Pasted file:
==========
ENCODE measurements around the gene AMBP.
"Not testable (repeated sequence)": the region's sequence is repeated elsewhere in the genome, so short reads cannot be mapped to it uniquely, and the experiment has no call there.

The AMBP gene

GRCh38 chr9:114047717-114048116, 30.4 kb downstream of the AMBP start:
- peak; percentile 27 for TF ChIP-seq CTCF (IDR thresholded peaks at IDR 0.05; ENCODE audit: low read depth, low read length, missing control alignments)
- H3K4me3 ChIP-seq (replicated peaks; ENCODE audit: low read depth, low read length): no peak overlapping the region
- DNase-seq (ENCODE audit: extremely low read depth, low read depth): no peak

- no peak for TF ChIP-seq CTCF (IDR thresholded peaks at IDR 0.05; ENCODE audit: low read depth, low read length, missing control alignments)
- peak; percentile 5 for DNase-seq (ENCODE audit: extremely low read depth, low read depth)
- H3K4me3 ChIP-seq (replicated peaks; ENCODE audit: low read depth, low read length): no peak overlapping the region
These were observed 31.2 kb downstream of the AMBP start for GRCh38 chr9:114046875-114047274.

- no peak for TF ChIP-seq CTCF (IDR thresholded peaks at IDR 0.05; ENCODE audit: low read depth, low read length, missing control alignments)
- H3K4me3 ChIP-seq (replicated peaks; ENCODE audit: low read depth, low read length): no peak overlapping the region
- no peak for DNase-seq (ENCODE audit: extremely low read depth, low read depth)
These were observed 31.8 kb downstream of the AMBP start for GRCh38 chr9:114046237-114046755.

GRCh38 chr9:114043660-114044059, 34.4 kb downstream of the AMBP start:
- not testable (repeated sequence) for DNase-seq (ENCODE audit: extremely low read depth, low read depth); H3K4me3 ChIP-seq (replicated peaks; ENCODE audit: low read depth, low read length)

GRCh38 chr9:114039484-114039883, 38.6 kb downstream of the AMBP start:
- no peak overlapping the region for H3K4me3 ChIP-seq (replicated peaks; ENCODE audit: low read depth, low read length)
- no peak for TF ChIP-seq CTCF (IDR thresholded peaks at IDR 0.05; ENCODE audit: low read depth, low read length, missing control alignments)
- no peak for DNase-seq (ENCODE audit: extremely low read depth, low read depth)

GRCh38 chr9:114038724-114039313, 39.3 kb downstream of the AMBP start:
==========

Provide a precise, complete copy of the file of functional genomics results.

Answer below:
ENCODE measurements around the gene AMBP.
"Not testable (repeated sequence)": the region's sequence is repeated elsewhere in the genome, so short reads cannot be mapped to it uniquely, and the experiment has no call there.

The AMBP gene

GRCh38 chr9:114047717-114048116, 30.4 kb downstream of the AMBP start:
- peak; percentile 27 for TF ChIP-seq CTCF (IDR thresholded peaks at IDR 0.05; ENCODE audit: low read depth, low read length, missing control alignments)
- H3K4me3 ChIP-seq (replicated peaks; ENCODE audit: low read depth, low read length): no peak overlapping the region
- DNase-seq (ENCODE audit: extremely low read depth, low read depth): no peak

- no peak for TF ChIP-seq CTCF (IDR thresholded peaks at IDR 0.05; ENCODE audit: low read depth, low read length, missing control alignments)
- peak; percentile 5 for DNase-seq (ENCODE audit: extremely low read depth, low read depth)
- H3K4me3 ChIP-seq (replicated peaks; ENCODE audit: low read depth, low read length): no peak overlapping the region
These were observed 31.2 kb downstream of the AMBP start for GRCh38 chr9:114046875-114047274.

- no peak for TF ChIP-seq CTCF (IDR thresholded peaks at IDR 0.05; ENCODE audit: low read depth, low read length, missing control alignments)
- H3K4me3 ChIP-seq (replicated peaks; ENCODE audit: low read depth, low read length): no peak overlapping the region
- no peak for DNase-seq (ENCODE audit: extremely low read depth, low read depth)
These were observed 31.8 kb downstream of the AMBP start for GRCh38 chr9:114046237-114046755.

GRCh38 chr9:114043660-114044059, 34.4 kb downstream of the AMBP start:
- not testable (repeated sequence) for DNase-seq (ENCODE audit: extremely low read depth, low read depth); H3K4me3 ChIP-seq (replicated peaks; ENCODE audit: low read depth, low read length)

GRCh38 chr9:114039484-114039883, 38.6 kb downstream of the AMBP start:
- no peak overlapping the region for H3K4me3 ChIP-seq (replicated peaks; ENCODE audit: low read depth, low read length)
- no peak for TF ChIP-seq CTCF (IDR thresholded peaks at IDR 0.05; ENCODE audit: low read depth, low read length, missing control alignments)
- no peak for DNase-seq (ENCODE audit: extremely low read depth, low read depth)

GRCh38 chr9:114038724-114039313, 39.3 kb downstream of the AMBP start: